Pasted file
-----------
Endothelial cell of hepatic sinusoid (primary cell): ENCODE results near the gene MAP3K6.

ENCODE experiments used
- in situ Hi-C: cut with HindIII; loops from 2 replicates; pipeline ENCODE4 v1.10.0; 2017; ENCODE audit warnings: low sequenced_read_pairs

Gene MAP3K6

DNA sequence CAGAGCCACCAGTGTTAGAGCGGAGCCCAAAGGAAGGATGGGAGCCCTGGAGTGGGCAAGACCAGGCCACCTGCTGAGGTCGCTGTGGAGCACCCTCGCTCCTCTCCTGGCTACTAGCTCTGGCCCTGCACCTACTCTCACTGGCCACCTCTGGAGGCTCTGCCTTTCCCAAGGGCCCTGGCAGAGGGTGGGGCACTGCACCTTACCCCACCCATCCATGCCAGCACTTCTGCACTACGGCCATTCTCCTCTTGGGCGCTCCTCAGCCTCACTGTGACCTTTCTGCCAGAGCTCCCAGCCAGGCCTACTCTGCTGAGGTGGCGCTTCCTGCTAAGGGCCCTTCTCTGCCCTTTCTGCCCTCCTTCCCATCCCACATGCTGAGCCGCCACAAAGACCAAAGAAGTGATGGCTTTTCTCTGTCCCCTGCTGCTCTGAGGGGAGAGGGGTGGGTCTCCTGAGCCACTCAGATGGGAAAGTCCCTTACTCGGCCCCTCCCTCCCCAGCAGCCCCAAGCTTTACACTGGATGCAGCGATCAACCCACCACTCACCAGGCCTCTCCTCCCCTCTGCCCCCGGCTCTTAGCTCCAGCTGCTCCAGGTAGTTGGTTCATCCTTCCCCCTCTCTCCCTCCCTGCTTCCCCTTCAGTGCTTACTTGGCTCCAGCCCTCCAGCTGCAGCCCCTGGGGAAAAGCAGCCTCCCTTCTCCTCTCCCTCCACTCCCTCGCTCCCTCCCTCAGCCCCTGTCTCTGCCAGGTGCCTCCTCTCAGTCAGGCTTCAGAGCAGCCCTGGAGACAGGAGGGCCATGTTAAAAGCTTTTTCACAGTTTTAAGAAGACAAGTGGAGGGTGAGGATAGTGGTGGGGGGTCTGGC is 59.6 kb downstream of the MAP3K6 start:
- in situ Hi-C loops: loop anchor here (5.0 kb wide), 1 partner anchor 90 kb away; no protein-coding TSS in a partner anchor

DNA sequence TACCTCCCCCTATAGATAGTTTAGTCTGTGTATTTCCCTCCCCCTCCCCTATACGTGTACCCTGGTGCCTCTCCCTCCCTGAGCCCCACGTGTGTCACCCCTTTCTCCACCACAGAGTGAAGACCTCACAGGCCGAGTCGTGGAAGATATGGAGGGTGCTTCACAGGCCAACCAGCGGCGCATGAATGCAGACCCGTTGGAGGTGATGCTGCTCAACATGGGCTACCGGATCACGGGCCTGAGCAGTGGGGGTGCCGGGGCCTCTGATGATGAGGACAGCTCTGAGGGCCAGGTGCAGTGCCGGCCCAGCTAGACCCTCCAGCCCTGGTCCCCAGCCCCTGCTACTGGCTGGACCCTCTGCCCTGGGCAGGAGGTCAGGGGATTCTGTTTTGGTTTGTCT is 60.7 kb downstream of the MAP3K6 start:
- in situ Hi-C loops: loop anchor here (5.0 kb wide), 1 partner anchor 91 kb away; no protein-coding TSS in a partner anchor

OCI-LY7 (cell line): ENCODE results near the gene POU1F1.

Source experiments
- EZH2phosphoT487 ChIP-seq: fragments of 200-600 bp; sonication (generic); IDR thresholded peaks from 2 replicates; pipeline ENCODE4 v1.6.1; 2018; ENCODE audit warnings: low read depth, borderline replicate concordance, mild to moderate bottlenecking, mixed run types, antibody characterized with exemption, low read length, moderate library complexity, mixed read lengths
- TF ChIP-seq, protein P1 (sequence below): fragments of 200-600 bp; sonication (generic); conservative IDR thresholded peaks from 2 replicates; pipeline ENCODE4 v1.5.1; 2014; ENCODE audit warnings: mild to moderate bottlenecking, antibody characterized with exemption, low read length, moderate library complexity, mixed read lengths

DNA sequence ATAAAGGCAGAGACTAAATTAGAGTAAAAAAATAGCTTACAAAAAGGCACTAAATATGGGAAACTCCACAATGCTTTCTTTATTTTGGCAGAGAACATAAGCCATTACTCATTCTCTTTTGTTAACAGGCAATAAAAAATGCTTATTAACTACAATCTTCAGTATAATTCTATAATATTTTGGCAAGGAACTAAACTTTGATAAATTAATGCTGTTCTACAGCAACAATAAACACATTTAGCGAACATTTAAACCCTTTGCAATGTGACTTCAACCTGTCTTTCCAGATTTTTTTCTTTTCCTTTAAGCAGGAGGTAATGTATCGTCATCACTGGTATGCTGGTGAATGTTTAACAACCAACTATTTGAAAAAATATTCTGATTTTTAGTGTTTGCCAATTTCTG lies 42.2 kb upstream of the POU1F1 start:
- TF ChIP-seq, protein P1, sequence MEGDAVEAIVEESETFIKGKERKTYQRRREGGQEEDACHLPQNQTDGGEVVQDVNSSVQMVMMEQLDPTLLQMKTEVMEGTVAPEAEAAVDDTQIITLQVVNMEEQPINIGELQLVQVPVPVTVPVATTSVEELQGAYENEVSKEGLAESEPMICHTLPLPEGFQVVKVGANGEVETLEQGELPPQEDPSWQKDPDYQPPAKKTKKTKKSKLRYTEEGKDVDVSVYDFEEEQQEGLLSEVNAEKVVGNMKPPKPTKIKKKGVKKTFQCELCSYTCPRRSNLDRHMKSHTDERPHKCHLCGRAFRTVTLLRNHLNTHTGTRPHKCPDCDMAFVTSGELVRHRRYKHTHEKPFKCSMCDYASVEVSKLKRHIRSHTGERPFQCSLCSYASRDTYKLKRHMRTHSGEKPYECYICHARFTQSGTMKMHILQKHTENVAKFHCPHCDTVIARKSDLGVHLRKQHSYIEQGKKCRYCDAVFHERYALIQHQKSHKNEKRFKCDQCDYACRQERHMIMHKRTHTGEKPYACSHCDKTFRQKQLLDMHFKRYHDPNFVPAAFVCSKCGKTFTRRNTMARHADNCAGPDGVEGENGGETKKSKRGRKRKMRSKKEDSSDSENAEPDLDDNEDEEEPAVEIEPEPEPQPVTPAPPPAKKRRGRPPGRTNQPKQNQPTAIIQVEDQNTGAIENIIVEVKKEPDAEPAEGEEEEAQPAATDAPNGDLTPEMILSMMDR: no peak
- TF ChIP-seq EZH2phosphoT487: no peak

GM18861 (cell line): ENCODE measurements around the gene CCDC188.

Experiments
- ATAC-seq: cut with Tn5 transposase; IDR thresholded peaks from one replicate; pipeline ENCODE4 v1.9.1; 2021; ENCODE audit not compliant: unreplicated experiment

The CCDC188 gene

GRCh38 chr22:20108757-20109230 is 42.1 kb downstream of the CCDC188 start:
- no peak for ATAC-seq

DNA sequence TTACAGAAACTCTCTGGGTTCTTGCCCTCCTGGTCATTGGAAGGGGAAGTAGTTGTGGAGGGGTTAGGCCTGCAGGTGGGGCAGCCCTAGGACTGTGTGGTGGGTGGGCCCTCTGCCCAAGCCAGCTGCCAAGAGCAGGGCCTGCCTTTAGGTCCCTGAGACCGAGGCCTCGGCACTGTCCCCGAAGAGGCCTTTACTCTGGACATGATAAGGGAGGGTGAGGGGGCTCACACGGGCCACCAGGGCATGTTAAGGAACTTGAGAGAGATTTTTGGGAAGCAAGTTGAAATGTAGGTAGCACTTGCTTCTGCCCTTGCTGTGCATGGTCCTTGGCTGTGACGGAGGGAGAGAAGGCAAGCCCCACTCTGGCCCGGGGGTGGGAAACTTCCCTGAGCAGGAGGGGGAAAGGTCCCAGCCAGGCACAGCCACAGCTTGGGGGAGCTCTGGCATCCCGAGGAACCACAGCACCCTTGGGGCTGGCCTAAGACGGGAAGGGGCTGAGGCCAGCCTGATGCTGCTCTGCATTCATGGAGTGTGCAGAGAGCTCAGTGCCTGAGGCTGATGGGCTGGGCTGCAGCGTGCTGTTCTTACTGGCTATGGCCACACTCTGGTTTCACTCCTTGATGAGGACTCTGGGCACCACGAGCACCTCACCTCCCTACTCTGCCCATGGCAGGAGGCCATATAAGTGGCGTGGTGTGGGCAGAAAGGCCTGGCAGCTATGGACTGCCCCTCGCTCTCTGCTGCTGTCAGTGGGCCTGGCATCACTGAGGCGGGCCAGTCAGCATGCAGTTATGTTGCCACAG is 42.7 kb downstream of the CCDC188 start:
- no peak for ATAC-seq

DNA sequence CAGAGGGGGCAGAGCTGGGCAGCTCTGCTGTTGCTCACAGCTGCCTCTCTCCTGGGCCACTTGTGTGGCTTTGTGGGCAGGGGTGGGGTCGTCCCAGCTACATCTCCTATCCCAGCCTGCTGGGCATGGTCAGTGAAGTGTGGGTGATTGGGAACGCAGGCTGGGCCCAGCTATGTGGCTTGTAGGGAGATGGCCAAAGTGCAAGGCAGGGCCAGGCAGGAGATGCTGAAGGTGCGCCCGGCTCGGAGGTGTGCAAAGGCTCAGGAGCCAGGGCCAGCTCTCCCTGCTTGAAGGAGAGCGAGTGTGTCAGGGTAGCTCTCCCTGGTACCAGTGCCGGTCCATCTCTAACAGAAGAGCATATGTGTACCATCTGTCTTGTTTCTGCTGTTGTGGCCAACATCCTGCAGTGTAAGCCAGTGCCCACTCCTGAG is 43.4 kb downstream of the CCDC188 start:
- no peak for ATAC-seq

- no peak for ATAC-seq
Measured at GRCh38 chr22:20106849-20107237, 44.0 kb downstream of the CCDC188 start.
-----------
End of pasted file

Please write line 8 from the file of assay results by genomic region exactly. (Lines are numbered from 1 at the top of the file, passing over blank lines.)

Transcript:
- in situ Hi-C loops: loop anchor here (5.0 kb wide), 1 partner anchor 91 kb away; no protein-coding TSS in a partner anchor